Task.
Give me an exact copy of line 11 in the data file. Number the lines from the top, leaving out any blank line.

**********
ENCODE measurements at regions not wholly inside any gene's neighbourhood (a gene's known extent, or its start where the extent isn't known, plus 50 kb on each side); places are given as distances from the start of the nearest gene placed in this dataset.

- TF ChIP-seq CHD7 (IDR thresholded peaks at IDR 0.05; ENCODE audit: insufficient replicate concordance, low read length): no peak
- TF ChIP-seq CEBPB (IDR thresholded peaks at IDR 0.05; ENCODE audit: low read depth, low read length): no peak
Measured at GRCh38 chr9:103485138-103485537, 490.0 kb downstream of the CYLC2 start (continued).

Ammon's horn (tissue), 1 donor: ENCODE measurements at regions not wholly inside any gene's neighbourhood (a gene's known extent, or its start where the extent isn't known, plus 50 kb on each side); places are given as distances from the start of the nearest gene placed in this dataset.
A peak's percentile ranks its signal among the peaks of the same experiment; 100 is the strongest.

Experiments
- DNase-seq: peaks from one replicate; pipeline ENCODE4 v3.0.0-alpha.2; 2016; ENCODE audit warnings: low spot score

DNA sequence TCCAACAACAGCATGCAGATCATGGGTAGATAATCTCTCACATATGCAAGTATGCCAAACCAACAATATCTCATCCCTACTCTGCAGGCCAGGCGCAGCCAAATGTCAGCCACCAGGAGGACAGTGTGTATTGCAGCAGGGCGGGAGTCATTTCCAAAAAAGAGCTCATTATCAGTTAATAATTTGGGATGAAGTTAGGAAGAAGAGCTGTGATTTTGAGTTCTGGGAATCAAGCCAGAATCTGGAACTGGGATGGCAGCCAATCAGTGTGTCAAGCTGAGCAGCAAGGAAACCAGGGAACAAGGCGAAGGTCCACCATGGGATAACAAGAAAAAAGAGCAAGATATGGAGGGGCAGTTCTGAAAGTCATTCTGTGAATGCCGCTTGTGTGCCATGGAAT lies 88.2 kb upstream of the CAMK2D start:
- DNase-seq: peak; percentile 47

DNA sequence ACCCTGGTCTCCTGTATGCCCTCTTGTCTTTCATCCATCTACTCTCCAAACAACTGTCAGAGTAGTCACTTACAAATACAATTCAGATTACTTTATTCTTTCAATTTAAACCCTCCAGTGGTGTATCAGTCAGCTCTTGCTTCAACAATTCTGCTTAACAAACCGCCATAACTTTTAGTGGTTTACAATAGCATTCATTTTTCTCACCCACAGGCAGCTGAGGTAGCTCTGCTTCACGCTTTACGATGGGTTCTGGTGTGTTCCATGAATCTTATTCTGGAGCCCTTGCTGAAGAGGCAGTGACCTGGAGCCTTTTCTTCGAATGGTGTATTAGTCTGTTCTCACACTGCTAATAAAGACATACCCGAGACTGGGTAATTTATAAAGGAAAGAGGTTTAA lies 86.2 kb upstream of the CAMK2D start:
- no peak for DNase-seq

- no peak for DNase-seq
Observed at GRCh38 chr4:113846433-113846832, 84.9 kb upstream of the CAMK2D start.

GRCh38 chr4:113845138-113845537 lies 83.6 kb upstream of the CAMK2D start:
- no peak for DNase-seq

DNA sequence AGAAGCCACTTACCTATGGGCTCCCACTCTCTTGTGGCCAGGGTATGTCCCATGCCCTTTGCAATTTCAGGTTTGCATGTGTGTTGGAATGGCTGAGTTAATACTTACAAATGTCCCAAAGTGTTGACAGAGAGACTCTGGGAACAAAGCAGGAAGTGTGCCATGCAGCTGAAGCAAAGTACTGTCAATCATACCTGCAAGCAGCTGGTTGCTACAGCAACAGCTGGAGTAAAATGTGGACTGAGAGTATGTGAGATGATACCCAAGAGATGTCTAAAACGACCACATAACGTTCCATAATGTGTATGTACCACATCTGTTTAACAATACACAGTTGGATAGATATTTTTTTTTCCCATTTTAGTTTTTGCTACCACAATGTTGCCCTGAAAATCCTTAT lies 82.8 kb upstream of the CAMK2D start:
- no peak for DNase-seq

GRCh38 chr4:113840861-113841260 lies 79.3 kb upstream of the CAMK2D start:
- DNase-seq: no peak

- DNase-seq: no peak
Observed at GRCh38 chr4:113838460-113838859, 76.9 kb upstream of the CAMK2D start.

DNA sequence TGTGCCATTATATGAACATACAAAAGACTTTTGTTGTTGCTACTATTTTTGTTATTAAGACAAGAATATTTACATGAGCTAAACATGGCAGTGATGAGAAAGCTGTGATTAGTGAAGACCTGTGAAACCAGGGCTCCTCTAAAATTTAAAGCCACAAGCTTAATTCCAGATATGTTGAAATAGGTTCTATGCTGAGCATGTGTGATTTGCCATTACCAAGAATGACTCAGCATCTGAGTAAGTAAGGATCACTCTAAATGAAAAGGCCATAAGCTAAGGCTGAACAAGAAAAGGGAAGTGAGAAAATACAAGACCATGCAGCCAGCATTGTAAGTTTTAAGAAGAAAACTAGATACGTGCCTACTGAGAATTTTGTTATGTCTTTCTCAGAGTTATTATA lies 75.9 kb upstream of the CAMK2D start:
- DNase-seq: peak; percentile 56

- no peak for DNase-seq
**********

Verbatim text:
DNA sequence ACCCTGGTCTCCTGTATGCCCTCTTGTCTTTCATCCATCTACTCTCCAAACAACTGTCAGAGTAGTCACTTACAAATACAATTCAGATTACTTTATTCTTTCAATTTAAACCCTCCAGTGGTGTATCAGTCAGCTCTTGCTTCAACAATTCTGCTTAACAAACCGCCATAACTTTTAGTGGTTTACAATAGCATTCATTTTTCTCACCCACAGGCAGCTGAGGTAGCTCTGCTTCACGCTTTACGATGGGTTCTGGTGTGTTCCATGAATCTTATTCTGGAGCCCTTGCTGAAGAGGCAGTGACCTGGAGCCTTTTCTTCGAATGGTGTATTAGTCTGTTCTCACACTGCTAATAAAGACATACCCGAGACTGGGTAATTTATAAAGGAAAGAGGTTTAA lies 86.2 kb upstream of the CAMK2D start: